One of the things that can befuddle managers, even experienced ones, is how to start a conversation with a CEO.
When it comes to talking with someone who has authority over you, be it your boss's boss or the CEO, even small conversation becomes relative.
Anything involving a CEO can have a significant impact. Conversation with a boss can be fraught with peril but it can also be an excellent opportunity.
Peril comes due to the fear of saying the wrong thing; opportunity arises because one can find a new dimension of himself to others.
CEOs and top business executives a bit differently. They have the ability to read situations more quickly, get to the meanings behind the message, and can decipher numbers and remarkably recall information.
So when you have a meeting in the coming week with your CEO, you will need to understand how to be seen and heard by the senior-level manager most effectively. You are about to join your new job or this is the first time you are going to meet your boss but, you are confused how do you start a conversation with a CEO? With some preparation, you can increase the odds of success.
You need to actually plan what you will say to the senior manager. It works excellently mainly when you know that the CEO is coming to meet with you and you will have the opportunity to talk to him at the all-employee gathering.
Start with these easy tips for communicating with executives so you can be prepared for that higher-level interaction.
How do you start a conversation with a CEO? This is the second step, the first time when you are meeting with your boss or you are introduced to the senior leader; make eye contact as you shake hands. Smile and act relaxed. If you are joining the company, you can ask questions about what's going on in the organization. If you are already working, you can talk about what you are working on. Here, you have a chance to use your message, try to be brief and to the point.
Before you start talking, understanding your audience is the first step to make any conversation meaningful. A CEO sees the whole organization from top to bottom at a single point. So when you want to start your conversation with him, you must be aware of how your subject of conversations can fit into their broad view.
CEOs and other senior-level managers know how to quickly get involved in an agenda item, discuss it and on-point questions to evaluate it.
Sometimes, they may not require all the background data you have prepared. In case, they get any doubt, they will ask. On that note, anticipate the questions they might ask and make responses accordingly. One of the biggest mistakes people make here and fail to answer questions adequately.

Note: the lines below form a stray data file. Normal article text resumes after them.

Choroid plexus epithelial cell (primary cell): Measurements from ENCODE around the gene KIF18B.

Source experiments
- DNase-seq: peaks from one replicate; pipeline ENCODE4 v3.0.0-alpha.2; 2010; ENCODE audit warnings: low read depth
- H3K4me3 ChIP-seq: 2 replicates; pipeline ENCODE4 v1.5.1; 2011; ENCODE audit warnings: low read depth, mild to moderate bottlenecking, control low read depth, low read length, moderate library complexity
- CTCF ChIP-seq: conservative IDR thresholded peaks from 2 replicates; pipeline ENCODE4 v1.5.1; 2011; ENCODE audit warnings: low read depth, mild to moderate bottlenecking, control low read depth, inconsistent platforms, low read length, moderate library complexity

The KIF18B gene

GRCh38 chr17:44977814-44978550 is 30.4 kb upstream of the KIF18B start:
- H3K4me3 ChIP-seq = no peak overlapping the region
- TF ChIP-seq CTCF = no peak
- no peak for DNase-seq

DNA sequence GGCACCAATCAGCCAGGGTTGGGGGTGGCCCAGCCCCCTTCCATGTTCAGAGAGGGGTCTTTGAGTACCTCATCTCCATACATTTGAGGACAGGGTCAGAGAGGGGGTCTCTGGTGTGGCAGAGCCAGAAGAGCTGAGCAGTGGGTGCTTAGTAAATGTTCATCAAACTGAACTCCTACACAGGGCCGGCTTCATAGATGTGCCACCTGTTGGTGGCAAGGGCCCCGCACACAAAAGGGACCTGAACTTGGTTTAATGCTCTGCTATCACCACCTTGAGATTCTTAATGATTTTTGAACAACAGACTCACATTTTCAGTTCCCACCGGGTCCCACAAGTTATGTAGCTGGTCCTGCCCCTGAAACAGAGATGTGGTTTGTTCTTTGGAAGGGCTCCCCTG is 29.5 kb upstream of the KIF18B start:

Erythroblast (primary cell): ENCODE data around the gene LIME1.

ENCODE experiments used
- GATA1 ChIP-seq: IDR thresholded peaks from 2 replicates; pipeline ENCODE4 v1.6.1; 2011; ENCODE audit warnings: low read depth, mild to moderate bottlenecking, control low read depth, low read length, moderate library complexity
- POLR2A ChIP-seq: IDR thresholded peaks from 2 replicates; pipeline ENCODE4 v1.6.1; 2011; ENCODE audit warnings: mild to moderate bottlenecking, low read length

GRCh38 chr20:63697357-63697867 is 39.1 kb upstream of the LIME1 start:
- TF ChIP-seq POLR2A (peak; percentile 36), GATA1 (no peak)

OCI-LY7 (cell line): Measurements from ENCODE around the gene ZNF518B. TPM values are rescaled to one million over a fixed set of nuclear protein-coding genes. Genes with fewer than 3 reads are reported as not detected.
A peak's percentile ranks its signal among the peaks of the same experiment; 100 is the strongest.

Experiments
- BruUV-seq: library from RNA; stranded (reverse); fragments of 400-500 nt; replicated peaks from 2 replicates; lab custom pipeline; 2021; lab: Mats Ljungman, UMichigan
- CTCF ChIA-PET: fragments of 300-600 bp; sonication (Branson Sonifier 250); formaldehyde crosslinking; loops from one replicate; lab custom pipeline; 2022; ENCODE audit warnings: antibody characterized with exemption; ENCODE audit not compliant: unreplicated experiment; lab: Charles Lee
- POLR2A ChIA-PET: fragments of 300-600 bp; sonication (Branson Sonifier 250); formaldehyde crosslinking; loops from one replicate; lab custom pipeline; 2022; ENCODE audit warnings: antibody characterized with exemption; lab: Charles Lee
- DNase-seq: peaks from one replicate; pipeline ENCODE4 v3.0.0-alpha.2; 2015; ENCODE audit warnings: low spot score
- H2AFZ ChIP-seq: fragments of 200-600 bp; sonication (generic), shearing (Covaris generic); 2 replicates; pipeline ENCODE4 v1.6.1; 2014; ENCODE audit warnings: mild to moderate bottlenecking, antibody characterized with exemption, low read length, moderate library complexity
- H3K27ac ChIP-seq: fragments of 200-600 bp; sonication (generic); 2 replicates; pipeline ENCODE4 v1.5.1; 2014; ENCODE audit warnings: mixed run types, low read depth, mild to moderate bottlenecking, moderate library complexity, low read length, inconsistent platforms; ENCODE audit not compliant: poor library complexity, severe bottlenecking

If you are not sure what they want, it's better to ask clarifying questions. This way, you will not be wasting your time in providing the wrong information.
Keeps your conversation going if your boss is interested; if you are not, thank him for his time and move on, even when you could not get the opportunity to use your key messages?
Sometimes, your sense of decorum is more important than what you say. Presenting your views and keeping talking when no are interested marks you as lacking in self-awareness.
Such preparation works well when you know in advance you may meet your boss or any senior executive, but what about accidental encounters, say in the lift, at the airport or in a social gathering. Luckily what works for prepared encounters works for impromptu ones as well. Just assume that someday soon you will go to meet with your CEO and prepare for it as you would for a more predictable encounter. And that preparation will be helpful in other contexts also like during team meetings or conversations with clients.
That's why you should keep practicing it. It will give you confidence that you have what it takes to have a clear and coherent conversation with senior-level people.
C-level communication can be difficult to master, but the effort is worth it. By taking the time to understand these unique concepts and following properly, you are well prepared to start a conversation with a CEO. Keep it in mind always, the more prepared you are the more confident you will be. And never forget that conversation with a CEO even small can have a significant impact on your career.
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